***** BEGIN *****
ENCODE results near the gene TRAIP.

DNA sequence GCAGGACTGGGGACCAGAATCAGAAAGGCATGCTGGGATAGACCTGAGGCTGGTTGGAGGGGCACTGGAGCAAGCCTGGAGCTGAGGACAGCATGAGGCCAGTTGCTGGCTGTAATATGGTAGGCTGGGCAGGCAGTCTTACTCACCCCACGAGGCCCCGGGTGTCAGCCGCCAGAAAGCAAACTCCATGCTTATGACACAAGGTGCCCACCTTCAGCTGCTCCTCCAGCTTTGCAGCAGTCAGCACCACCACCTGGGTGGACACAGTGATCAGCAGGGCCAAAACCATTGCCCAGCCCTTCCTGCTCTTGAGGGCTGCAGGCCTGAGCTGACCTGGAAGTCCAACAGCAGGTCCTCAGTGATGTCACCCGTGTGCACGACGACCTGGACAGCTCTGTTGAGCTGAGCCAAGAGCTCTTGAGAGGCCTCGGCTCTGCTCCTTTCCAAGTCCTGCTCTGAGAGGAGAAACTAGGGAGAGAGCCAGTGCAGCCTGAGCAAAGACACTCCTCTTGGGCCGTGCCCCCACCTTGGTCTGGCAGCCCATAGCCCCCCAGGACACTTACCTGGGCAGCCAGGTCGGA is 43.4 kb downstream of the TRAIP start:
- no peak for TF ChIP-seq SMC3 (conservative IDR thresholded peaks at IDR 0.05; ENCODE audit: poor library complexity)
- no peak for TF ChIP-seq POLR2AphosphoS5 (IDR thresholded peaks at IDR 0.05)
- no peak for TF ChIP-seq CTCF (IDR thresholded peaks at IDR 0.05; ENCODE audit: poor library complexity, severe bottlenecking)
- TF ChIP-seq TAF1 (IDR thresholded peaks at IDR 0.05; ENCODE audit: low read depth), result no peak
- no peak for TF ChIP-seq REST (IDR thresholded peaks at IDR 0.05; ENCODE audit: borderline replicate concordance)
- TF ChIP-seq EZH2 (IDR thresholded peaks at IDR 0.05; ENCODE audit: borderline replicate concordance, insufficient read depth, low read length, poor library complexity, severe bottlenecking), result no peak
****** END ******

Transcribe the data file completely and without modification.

ENCODE results near the gene TRAIP.

DNA sequence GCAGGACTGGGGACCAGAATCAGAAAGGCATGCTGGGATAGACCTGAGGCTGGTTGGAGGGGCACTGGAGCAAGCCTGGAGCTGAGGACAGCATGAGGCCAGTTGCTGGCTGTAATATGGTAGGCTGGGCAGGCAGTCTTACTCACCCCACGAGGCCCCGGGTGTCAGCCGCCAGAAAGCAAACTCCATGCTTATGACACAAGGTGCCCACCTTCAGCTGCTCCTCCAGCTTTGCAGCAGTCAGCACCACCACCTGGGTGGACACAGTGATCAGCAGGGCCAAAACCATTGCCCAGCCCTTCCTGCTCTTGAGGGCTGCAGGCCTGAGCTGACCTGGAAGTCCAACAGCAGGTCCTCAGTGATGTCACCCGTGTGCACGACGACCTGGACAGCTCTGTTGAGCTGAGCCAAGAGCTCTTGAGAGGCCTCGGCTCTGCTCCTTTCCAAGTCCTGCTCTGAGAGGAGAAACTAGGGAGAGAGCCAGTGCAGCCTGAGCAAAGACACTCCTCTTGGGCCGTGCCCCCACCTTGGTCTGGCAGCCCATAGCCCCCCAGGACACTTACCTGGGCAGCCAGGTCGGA is 43.4 kb downstream of the TRAIP start:
- no peak for TF ChIP-seq SMC3 (conservative IDR thresholded peaks at IDR 0.05; ENCODE audit: poor library complexity)
- no peak for TF ChIP-seq POLR2AphosphoS5 (IDR thresholded peaks at IDR 0.05)
- no peak for TF ChIP-seq CTCF (IDR thresholded peaks at IDR 0.05; ENCODE audit: poor library complexity, severe bottlenecking)
- TF ChIP-seq TAF1 (IDR thresholded peaks at IDR 0.05; ENCODE audit: low read depth), result no peak
- no peak for TF ChIP-seq REST (IDR thresholded peaks at IDR 0.05; ENCODE audit: borderline replicate concordance)
- TF ChIP-seq EZH2 (IDR thresholded peaks at IDR 0.05; ENCODE audit: borderline replicate concordance, insufficient read depth, low read length, poor library complexity, severe bottlenecking), result no peak